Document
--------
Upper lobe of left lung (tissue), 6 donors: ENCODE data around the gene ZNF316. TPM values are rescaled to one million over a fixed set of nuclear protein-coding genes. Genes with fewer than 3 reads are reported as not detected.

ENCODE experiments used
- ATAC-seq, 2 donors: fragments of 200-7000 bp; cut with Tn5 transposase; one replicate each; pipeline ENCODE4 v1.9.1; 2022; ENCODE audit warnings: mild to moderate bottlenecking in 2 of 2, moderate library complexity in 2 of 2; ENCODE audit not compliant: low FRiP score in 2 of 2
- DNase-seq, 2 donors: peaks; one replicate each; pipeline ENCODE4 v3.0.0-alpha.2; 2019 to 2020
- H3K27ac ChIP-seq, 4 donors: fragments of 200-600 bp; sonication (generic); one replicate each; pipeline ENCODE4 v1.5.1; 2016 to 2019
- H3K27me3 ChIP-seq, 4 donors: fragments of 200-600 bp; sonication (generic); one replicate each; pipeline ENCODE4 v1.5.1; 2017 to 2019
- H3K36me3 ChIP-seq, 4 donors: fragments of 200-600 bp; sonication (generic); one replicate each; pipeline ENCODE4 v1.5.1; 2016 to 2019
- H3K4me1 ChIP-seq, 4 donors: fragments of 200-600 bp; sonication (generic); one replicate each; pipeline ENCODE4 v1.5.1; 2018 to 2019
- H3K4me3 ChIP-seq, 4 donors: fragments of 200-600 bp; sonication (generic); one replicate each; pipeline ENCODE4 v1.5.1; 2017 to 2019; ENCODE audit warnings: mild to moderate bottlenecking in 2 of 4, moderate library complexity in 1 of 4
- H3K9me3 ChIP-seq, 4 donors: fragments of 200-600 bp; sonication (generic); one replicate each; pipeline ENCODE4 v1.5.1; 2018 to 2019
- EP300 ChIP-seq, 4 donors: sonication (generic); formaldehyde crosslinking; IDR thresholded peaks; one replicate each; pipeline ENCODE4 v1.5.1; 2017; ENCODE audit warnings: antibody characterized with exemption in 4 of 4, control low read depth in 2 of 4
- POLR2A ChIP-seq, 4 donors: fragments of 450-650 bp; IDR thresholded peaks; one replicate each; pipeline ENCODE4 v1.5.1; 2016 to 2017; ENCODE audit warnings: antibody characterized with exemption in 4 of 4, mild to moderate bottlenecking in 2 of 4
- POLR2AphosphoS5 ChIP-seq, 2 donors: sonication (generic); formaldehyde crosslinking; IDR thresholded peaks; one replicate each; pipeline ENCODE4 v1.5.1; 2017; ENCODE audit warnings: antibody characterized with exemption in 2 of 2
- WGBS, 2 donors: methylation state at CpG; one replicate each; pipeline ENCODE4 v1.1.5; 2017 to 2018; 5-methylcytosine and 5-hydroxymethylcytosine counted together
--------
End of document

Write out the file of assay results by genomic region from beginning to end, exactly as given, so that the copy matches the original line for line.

Upper lobe of left lung (tissue), 6 donors: ENCODE data around the gene ZNF316. TPM values are rescaled to one million over a fixed set of nuclear protein-coding genes. Genes with fewer than 3 reads are reported as not detected.

ENCODE experiments used
- ATAC-seq, 2 donors: fragments of 200-7000 bp; cut with Tn5 transposase; one replicate each; pipeline ENCODE4 v1.9.1; 2022; ENCODE audit warnings: mild to moderate bottlenecking in 2 of 2, moderate library complexity in 2 of 2; ENCODE audit not compliant: low FRiP score in 2 of 2
- DNase-seq, 2 donors: peaks; one replicate each; pipeline ENCODE4 v3.0.0-alpha.2; 2019 to 2020
- H3K27ac ChIP-seq, 4 donors: fragments of 200-600 bp; sonication (generic); one replicate each; pipeline ENCODE4 v1.5.1; 2016 to 2019
- H3K27me3 ChIP-seq, 4 donors: fragments of 200-600 bp; sonication (generic); one replicate each; pipeline ENCODE4 v1.5.1; 2017 to 2019
- H3K36me3 ChIP-seq, 4 donors: fragments of 200-600 bp; sonication (generic); one replicate each; pipeline ENCODE4 v1.5.1; 2016 to 2019
- H3K4me1 ChIP-seq, 4 donors: fragments of 200-600 bp; sonication (generic); one replicate each; pipeline ENCODE4 v1.5.1; 2018 to 2019
- H3K4me3 ChIP-seq, 4 donors: fragments of 200-600 bp; sonication (generic); one replicate each; pipeline ENCODE4 v1.5.1; 2017 to 2019; ENCODE audit warnings: mild to moderate bottlenecking in 2 of 4, moderate library complexity in 1 of 4
- H3K9me3 ChIP-seq, 4 donors: fragments of 200-600 bp; sonication (generic); one replicate each; pipeline ENCODE4 v1.5.1; 2018 to 2019
- EP300 ChIP-seq, 4 donors: sonication (generic); formaldehyde crosslinking; IDR thresholded peaks; one replicate each; pipeline ENCODE4 v1.5.1; 2017; ENCODE audit warnings: antibody characterized with exemption in 4 of 4, control low read depth in 2 of 4
- POLR2A ChIP-seq, 4 donors: fragments of 450-650 bp; IDR thresholded peaks; one replicate each; pipeline ENCODE4 v1.5.1; 2016 to 2017; ENCODE audit warnings: antibody characterized with exemption in 4 of 4, mild to moderate bottlenecking in 2 of 4
- POLR2AphosphoS5 ChIP-seq, 2 donors: sonication (generic); formaldehyde crosslinking; IDR thresholded peaks; one replicate each; pipeline ENCODE4 v1.5.1; 2017; ENCODE audit warnings: antibody characterized with exemption in 2 of 2
- WGBS, 2 donors: methylation state at CpG; one replicate each; pipeline ENCODE4 v1.1.5; 2017 to 2018; 5-methylcytosine and 5-hydroxymethylcytosine counted together